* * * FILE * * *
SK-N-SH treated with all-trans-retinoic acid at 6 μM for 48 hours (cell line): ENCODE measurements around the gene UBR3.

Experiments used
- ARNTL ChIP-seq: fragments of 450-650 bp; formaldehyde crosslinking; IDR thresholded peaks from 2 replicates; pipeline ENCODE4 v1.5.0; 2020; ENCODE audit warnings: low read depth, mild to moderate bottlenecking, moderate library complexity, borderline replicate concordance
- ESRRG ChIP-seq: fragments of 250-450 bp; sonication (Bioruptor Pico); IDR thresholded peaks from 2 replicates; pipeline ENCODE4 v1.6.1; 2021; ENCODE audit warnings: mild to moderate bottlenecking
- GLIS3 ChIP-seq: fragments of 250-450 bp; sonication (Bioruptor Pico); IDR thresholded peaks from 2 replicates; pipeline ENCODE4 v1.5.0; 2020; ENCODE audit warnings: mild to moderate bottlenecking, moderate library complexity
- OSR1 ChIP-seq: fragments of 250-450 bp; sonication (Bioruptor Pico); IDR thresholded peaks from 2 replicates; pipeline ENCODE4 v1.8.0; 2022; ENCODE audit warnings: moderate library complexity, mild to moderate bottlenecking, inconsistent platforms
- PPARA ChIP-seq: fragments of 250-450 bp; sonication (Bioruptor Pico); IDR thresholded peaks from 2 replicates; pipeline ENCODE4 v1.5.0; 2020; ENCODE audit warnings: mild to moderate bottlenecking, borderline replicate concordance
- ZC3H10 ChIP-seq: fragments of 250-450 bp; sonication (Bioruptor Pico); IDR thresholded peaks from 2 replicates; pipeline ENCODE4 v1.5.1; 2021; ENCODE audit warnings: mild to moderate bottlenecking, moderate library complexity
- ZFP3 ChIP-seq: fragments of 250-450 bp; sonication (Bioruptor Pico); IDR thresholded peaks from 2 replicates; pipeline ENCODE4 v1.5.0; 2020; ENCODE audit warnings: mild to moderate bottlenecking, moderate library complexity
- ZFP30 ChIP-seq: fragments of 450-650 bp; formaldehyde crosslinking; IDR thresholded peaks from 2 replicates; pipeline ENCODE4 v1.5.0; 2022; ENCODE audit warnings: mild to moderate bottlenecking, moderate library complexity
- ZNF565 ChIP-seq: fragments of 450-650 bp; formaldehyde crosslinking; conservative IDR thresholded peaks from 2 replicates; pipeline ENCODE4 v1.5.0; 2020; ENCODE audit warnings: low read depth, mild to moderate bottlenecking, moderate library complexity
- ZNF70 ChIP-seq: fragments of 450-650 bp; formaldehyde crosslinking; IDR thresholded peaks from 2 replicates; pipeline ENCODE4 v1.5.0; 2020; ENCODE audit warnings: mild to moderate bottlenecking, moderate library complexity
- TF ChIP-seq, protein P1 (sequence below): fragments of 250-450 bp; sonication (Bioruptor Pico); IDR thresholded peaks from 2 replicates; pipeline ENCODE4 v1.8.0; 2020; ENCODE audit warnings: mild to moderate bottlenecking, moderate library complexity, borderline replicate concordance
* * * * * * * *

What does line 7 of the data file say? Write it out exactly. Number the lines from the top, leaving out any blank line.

- PPARA ChIP-seq: fragments of 250-450 bp; sonication (Bioruptor Pico); IDR thresholded peaks from 2 replicates; pipeline ENCODE4 v1.5.0; 2020; ENCODE audit warnings: mild to moderate bottlenecking, borderline replicate concordance